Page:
An Interesting (And Sexy) Trend From Our Latest Survey

One of our missions at Good in Bed is to try and change the statistic that CNN reported, indicating over 40 million Americans are stuck in a sex rut and more than half are dissatisfied with their sex lives. This grim statistic is motivation to ensure couples and individuals alike are getting as much accurate sex-positive information as possible for them to use to improve their sex lives. However, as sex researchers, educators, and therapists, we aren't always sure people are putting sex at the forefront, and find that it often (unfortunately) sees the bottom of the to-do list. I was left very hopeful when analyzing the data from our latest survey, the What Would You Do? Survey, because I was struck by the overwhelmingly positive response to a partner's request for sexual adventure and the sexually unknown.

onlinesurvey.jpgTo conduct this survey, I collaborated with colleagues from Good in Bed in partnership with Pure Romance, Men's Health, and Women's Health and we collected data from over 4,800 men and women on a variety of "what if's" regarding sex and relationships. When I was analyzing this data, I quickly began to notice a theme in the results; both men and women were really willing to go the extra mile for their sex lives to flourish.

Here are just a few examples demonstrating this trend I observed in response to the survey (note: participants could choose more than one response option, so not all numbers will add up to 100%):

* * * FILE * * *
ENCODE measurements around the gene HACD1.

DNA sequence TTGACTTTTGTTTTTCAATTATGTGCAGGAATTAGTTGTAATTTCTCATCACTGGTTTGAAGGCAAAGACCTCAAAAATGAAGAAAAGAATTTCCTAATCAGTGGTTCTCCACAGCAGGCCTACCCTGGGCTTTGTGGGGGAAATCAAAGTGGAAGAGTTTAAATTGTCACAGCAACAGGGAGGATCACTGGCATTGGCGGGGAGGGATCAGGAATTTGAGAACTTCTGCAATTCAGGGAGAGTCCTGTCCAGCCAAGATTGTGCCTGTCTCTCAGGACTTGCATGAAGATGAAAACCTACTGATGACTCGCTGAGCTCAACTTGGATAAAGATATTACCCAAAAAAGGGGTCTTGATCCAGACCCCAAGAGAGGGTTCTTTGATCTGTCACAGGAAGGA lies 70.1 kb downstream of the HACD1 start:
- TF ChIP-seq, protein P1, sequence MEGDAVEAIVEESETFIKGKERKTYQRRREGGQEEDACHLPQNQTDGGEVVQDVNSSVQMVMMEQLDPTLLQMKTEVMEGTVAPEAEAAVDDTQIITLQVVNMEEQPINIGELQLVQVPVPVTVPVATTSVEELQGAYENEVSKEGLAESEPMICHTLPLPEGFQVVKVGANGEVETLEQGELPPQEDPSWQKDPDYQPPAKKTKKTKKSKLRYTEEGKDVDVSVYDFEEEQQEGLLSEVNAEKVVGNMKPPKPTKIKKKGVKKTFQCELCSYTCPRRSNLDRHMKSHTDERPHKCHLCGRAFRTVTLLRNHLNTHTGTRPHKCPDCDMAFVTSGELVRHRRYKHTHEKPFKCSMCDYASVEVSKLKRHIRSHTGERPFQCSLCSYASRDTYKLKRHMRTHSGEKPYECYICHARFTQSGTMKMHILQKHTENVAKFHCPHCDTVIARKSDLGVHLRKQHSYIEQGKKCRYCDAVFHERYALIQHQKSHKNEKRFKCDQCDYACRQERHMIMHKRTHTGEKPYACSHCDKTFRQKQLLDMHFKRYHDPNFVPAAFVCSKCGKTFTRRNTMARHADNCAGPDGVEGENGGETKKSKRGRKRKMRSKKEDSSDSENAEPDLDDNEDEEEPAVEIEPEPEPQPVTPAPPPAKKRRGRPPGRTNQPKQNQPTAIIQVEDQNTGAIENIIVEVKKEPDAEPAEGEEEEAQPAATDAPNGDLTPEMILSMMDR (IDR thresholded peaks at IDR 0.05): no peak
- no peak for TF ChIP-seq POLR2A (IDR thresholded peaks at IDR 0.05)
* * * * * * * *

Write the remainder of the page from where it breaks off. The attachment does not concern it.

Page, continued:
What Would You Do If...

The first thing I thought when I was analyzing this data was how uplifting it is to know that people are really willing to do things, that may not be their first choice, just to satisfy their partner. It gave me reassurance that sex is important. And it made me think more critically about how couples negotiate these situations.

These findings should be taken in the context of the bias that is inherent in many sex surveys. Sure, this wasn't a representative survey, but one of our three main sources of recruitment was from Men's Health and Women's Health readership, perhaps a more health-conscious bunch than the general population, but not necessarily a more sexual or sexually-liberal bunch. And our demographic characteristics were fairly wide-spread. So I think this is relevant to more than the sexually adventurous.

Next time you begin to feel that sex is doomed for long-term relationships, think about these hopeful findings, that people are actually pretty open to going out of their way for their partner's sexual satisfaction.

A version of this blog post was originally posted on Psychology Today by Dr. Kristen Mark.

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